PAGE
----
Ruling on glyphosate renewal: the General Court divided over public authorities’ right of standing
In this case (T-178/18), the Brussels Region, which had banned the use of plant protection products containing Glyphosate , challenged the Commission’s regulation renewing the authorisation of the said substance. The General Court of the EU rejected the case as inadmissible, finding the Region not directly concerned by the Commission’s regulation for the purpose of Article 263(4) TFEU.
This comes as a surprise as last December, in case T-339/16, the General Court held that Brussels City (which is a distinct administration from Brussels Region) and the cities of Paris and Madrid had standing to challenge acts of the Commission that affect their regulatory powers. As a result, they were allowed to challenge the Commission’s regulation on the Euro 6 emissions standard. See our analysis of the so-called cities case here.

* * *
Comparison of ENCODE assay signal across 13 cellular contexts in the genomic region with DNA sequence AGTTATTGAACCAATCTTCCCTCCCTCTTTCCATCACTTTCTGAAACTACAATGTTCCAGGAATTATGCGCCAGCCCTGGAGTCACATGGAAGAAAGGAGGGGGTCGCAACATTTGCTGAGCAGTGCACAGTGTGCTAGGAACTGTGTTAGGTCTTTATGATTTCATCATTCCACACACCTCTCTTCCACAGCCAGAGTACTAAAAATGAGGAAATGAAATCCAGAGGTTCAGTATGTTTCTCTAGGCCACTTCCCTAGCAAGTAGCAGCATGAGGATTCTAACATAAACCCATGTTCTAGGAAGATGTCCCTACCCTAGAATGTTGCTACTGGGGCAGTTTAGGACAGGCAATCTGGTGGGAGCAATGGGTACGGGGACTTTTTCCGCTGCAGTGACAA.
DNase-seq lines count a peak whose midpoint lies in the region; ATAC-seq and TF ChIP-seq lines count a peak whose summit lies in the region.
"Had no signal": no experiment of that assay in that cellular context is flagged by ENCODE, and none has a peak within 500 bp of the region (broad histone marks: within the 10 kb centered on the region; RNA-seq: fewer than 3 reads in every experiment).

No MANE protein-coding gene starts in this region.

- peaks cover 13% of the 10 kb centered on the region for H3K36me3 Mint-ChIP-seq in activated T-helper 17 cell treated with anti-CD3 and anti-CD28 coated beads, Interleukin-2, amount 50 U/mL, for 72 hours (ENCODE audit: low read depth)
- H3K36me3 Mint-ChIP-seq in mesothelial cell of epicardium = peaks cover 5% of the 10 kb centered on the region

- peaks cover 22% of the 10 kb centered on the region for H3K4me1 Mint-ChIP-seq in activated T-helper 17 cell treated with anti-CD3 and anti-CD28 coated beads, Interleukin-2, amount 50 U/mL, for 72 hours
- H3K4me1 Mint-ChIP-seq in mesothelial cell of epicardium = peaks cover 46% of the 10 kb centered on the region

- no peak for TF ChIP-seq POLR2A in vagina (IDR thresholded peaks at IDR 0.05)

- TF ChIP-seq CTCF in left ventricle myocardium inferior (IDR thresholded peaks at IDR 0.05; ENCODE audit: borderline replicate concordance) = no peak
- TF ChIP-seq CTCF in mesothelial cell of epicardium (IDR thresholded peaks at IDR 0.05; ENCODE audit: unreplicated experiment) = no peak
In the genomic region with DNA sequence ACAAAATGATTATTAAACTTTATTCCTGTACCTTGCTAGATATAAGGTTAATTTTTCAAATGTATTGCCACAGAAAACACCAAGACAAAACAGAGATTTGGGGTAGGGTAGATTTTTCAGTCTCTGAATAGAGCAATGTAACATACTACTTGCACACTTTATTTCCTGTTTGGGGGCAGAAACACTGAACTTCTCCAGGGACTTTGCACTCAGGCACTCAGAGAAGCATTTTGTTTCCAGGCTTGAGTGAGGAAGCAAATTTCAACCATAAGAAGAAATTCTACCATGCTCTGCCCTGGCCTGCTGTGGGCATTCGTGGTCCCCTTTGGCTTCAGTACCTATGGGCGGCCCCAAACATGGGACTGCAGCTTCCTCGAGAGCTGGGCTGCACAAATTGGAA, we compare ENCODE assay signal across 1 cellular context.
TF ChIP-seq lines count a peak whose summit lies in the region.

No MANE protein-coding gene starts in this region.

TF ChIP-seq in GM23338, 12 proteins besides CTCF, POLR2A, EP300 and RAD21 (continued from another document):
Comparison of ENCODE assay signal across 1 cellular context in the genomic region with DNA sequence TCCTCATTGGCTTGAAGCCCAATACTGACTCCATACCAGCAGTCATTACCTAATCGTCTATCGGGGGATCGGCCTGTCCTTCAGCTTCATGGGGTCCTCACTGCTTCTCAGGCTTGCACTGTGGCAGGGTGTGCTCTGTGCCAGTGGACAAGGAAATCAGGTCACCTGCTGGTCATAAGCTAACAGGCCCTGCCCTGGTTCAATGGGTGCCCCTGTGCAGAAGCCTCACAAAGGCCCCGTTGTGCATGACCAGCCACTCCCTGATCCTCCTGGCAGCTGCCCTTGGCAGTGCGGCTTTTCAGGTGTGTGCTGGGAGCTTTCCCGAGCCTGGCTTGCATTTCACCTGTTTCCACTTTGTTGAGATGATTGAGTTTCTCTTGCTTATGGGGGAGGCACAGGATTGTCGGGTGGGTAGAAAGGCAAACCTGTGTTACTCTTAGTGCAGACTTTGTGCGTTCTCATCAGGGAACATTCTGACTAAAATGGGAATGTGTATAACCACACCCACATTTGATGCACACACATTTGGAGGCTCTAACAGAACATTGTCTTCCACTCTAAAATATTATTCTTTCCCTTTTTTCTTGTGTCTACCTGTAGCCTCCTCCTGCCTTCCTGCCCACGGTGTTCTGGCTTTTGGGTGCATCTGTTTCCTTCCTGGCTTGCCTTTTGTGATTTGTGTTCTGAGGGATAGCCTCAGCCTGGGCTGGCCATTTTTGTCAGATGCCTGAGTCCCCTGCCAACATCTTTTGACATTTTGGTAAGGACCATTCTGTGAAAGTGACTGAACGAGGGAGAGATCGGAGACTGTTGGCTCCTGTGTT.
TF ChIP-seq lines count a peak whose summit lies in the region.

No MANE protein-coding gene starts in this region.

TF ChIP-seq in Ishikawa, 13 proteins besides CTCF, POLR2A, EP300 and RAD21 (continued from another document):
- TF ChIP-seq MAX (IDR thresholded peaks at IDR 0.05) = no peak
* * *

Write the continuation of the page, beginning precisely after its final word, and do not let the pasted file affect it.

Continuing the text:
In the cities case, the General Court relied on settled case law according to which an EU act that prevents a public authority from exercising its competences and powers as it sees fit affects its legal situation and therefore makes it directly concerned for the purpose of Article 263(4) of the Treaty (TFEU). The Court considered that Article 4(3) of Directive 2007/46, which states that Member States shall not restrict or impede the circulation on the road of vehicles that comply with the Euro 6 Standard, prevented the cities from banning cars that met the ‘relaxed’ Euro 6 standard under the contested regulation. It also held that the provision is “directly effective”, meaning that car owners could have challenged such a ban in national courts. Therefore, they had to be granted standing to seek the annulment of the contested regulation.
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